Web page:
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A visit to Grandma.

One morning a few years back, I had occasion to call a neighboring parish, the name of which is All Souls. Not having the number handy, I dialed information (this was when real people still answered) and had this exchange with the operator:

"I need the number for All Souls in Englewood, please."

"What's the name again?"

"All Souls."

"All what?"

"All. A-L-L." I spelled slowly and deliberately. "Souls. S-O-U-L-S. All Souls."

Silence from the operator, and then: "That's a strange name. Does it mean something?"

When you work in the church, it's easy to forget that not everyone speaks Catholic. If they did, they would know that All Souls occupies a special place in our hearts, on our calendars (November 2), and in our faith tradition. It is an occasion for doing one of the things scripture and tradition require of us--remembering. To call to mind those faithful who have gone before us, to thank God for the gift of their time on earth, and, yes, to pray for their souls.

A friend of mine who converted to Catholicism in adulthood insists that her Methodist grandmother would have been offended by the idea of anyone praying for her after she had passed on. This old woman believed strongly that her life would speak for itself, thank you very much, and she would take her chances with God on Judgment Day.

Catholicism is a religion that looks suffering and death square in the face without flinching. On our crucifix we show the broken body of Christ poured out for us; and even as we celebrate Resurrection, our language abounds with images of sorrow.

Still, we are a Good News people and our message, even in the face of death, is one of hope. In the church's infancy, the pagans' funeral ritual was called vale, a final farewell, but that of the Christians was vivas, a prayer that the departed might live in God and intercede for the living.

In my family, regular outings to the cemetery, far from being maudlin affairs, were frequent and rather pleasant experiences. Sometimes on a Sunday afternoon, Daddy would abruptly rise from his chair, put down the newspaper, set his coffee cup in the sink, and announce he was going to see his mother. Whichever kids were around would pile into the car for the ride into the city. St. Mary's Cemetery sprawled across acres of raised land, which, if you had an imagination, could almost be called a hillside. Its main entrance faced a street lined with dingy apartment houses and tired storefronts.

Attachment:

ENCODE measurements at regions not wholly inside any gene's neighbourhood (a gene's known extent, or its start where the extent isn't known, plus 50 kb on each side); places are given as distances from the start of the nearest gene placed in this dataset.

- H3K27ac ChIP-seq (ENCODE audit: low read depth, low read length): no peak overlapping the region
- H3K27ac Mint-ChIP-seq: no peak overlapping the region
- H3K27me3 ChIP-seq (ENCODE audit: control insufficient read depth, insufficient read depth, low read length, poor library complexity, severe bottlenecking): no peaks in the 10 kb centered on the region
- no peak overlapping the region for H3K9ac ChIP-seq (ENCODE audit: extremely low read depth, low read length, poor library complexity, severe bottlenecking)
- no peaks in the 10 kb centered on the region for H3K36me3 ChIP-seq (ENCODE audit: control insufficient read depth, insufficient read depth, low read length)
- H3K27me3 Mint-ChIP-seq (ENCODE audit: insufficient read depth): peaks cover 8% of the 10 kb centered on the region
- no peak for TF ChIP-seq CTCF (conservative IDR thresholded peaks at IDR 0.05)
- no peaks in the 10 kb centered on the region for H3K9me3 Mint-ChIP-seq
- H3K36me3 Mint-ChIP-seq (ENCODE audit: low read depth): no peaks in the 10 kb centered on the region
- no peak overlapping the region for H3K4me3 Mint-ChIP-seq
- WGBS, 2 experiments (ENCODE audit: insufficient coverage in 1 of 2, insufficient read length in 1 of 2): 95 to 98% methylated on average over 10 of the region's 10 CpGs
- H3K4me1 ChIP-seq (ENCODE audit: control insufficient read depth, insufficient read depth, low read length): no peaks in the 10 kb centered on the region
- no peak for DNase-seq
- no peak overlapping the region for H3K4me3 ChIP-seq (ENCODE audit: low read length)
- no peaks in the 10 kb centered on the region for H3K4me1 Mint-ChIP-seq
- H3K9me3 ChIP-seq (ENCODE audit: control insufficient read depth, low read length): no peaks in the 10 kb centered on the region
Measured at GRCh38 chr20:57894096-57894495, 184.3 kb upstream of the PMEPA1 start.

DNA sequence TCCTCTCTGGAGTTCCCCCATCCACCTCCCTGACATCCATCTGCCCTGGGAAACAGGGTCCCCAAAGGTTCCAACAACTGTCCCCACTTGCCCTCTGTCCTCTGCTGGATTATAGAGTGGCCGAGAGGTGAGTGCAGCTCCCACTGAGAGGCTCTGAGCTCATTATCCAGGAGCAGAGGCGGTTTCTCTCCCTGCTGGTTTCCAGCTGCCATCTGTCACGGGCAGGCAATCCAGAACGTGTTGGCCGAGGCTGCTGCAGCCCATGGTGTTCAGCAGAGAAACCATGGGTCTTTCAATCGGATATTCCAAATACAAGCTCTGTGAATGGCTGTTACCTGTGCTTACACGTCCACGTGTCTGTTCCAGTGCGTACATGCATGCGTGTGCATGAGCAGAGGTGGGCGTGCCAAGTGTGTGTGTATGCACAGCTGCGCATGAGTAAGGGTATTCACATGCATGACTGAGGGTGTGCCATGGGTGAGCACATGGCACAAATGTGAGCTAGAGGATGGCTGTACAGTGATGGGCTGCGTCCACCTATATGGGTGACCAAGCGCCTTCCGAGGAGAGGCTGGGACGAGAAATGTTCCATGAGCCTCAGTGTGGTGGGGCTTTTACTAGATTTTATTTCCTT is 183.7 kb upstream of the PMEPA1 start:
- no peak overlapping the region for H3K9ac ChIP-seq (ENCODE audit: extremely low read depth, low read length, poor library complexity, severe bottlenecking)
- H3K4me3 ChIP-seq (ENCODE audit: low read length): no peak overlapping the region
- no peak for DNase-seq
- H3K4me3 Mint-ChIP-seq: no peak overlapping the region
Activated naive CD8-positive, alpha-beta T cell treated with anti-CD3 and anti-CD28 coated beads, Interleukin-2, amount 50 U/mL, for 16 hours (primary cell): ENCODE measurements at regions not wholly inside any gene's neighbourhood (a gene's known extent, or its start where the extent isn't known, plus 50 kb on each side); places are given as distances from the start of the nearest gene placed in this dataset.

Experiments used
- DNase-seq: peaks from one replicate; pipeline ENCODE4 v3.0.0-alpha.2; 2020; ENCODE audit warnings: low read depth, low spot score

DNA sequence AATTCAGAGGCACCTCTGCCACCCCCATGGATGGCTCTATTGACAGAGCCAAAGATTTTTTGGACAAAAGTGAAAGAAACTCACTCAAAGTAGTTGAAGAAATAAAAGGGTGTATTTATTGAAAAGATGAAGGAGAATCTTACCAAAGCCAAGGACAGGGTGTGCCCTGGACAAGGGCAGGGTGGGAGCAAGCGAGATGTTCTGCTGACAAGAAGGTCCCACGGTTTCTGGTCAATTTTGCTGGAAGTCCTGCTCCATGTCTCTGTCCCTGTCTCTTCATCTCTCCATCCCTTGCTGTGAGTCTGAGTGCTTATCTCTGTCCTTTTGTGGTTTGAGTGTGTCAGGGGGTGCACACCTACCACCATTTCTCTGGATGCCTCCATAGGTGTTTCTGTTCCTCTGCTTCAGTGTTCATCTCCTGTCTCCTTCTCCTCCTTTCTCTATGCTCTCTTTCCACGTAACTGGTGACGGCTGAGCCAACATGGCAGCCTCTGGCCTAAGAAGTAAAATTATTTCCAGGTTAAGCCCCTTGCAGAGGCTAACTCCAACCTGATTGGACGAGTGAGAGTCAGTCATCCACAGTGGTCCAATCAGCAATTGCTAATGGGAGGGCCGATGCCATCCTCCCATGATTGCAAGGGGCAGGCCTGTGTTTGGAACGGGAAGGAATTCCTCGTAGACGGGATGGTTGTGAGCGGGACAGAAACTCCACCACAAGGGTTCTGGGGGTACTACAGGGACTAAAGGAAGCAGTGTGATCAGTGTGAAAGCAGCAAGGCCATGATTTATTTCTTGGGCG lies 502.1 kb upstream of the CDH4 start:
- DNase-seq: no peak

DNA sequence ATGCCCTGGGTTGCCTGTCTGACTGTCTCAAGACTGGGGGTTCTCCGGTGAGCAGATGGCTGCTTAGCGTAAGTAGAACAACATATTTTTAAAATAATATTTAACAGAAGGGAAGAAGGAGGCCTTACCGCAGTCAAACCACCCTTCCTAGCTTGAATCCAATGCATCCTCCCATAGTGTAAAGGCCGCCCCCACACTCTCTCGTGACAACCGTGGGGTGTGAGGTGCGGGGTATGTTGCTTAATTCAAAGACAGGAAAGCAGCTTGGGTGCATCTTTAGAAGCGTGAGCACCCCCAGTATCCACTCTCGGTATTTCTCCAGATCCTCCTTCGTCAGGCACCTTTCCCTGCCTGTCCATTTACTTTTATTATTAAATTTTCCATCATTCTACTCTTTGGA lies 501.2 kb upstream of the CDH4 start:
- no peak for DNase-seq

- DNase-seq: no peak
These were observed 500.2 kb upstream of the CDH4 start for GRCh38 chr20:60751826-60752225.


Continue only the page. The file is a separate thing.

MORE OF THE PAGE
But behind its black iron fence was an oasis of restful green lawns dotted with graceful shade trees that seemed to bend benevolently over the grave sites they protected. A vast sea of headstones floated across the acreage, each one whispering the name of someone beloved.

While our father knelt at his mother's grave, Rosary in hand, we children might join him in a quick Hail Mary, then wander the endless rows reading the sentiments on the headstones and feeling strangely connected to these families we didn't know. There, carved in stone, were depictions of angels, snippets of scripture verses we recognized, and eloquent promises to never forget.

At last, Daddy would stand up, and the sound of him blowing his nose signaled that the visit was over. As we ambled back to the car, he would remind us that in death, our loved ones are with God and more truly accessible to us than they were in life. "Now that Grandma is in heaven," he'd say reassuringly, "we can pray to her whenever we want."

Our trips to the cemetery speak to a desire as old as humanity, the part of us that knows we are strands in a web--vast and tangled and beautiful in its artistry--a web that catches us in the past even as it spins us into the future.

Perhaps because of this unspoken truth, the mood in our old Chevy was always light as we drove away from St. Mary's. On the way home, we might stop at the park or drop into a candy store for an ice-cream soda, all the while listening to Daddy tell stories about his mother and recalling his boyhood escapades on these streets while we kids laughed and shot straw wrappers at each other. There might be more cheerful ways to spend an afternoon, but I'm not sure what they are.

By Eileen Love, director of religious education at Light of the World Parish in Littleton, Colorado, and a columnist for the Denver Catholic Register.
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Title Annotation:Practicing Catholic; All Souls Day
Author:Love, Eileen
Publication:U.S. Catholic
Article Type:Brief Article
Date:Nov 1, 1998
Words:765
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